Federal government shuts down file-sharing site over accusations of piracy

By | January 22, 2012

File-sharing site Megaupload.com was shut down today, and federal prosecutors charged its founder and several company executives with violating piracy laws.

The indictment accuses Megaupload of costing copyright holders more than $500 million in lost revenue from pirated content.

The indictment was unsealed a day after mass protests over the SOPA and PIPA anti-piracy bills, after which the legislation lost support from several members of Congress.

In a statement, The U.S. Department of Justice said the following:

This action is among the largest criminal copyright cases ever brought by the United States and directly targets the misuse of a public content storage and distribution site to commit and facilitate intellectual property crime.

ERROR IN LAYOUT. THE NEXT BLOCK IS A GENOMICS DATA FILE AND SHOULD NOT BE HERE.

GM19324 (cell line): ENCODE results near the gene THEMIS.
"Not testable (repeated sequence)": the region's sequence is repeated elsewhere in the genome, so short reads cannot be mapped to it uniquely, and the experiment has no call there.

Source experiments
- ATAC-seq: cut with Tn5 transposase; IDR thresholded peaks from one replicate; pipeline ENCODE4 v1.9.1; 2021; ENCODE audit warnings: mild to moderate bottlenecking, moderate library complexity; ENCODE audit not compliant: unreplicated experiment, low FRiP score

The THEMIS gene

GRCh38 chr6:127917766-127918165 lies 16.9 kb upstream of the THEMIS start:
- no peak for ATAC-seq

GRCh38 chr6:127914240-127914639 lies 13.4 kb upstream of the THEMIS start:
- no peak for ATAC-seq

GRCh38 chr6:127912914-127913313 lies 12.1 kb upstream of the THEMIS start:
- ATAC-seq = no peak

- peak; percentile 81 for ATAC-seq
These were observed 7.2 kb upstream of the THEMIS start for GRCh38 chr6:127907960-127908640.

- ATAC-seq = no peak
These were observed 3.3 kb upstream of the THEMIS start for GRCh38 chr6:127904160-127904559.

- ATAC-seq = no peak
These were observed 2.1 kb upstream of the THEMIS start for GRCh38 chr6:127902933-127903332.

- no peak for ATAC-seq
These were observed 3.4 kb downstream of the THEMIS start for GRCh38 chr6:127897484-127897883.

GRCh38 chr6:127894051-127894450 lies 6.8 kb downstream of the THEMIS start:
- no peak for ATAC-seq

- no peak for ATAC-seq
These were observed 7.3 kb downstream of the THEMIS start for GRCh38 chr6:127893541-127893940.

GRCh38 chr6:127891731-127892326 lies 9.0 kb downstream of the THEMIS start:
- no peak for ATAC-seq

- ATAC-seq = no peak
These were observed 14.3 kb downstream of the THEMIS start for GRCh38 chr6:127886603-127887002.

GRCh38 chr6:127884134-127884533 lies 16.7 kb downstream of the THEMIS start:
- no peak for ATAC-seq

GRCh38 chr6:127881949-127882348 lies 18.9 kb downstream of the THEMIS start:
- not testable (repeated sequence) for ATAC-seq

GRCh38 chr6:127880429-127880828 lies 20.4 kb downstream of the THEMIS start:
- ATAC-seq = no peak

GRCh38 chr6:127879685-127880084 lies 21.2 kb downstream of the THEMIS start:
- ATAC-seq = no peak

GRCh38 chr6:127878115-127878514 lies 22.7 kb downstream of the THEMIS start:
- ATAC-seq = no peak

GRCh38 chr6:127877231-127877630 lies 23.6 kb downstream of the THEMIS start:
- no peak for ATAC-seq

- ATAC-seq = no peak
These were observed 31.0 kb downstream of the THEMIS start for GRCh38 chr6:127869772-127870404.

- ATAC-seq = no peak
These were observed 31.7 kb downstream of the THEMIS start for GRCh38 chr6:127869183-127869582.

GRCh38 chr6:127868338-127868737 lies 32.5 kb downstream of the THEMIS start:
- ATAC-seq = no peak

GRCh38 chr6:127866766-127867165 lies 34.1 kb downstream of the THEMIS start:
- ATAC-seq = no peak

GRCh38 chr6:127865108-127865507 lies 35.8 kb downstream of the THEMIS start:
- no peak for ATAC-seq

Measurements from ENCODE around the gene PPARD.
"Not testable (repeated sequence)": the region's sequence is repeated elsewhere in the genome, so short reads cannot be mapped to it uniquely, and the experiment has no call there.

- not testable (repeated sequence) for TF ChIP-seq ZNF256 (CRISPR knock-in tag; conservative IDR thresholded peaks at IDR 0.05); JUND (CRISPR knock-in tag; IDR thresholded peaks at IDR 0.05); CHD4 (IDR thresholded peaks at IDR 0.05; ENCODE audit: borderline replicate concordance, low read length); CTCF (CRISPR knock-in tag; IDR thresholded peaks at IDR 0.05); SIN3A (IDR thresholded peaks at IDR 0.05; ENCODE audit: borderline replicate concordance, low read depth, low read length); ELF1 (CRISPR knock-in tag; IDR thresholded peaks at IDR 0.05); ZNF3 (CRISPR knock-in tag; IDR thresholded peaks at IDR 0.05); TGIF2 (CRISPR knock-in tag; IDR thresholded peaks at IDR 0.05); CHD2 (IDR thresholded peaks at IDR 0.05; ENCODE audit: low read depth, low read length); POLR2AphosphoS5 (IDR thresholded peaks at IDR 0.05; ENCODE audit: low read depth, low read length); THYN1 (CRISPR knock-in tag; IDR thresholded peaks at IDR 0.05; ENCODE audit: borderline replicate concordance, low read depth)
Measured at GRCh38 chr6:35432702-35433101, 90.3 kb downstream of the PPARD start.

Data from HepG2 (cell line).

Calling itself the leading online storage and file delivery service, Megaupload had high-profile endorsements from celebrities and musicians.

The site, which carried ads, let users store and download movies, television shows, games, music, and other content for free, but charged subscriptions fees for faster download speeds or extra content.

The business is based in Hong Kong. The Justice Department reported that Kim Dotcom, formerly known as Kim Schmitz, and three other executives were arrested today in New Zealand at the request of U.S. officials. Two other defendants are at large.

According to the Associated Press, before the website was taken down, it posted a statement saying allegations that it facilitated massive breaches of copyright laws were “grotesquely overblown.”

Justice Department Charges Leaders of Megaupload with Widespread Online Copyright Infringement [DOJ]
APNewsBreak: Feds shut down file-sharing website [Associated Press]

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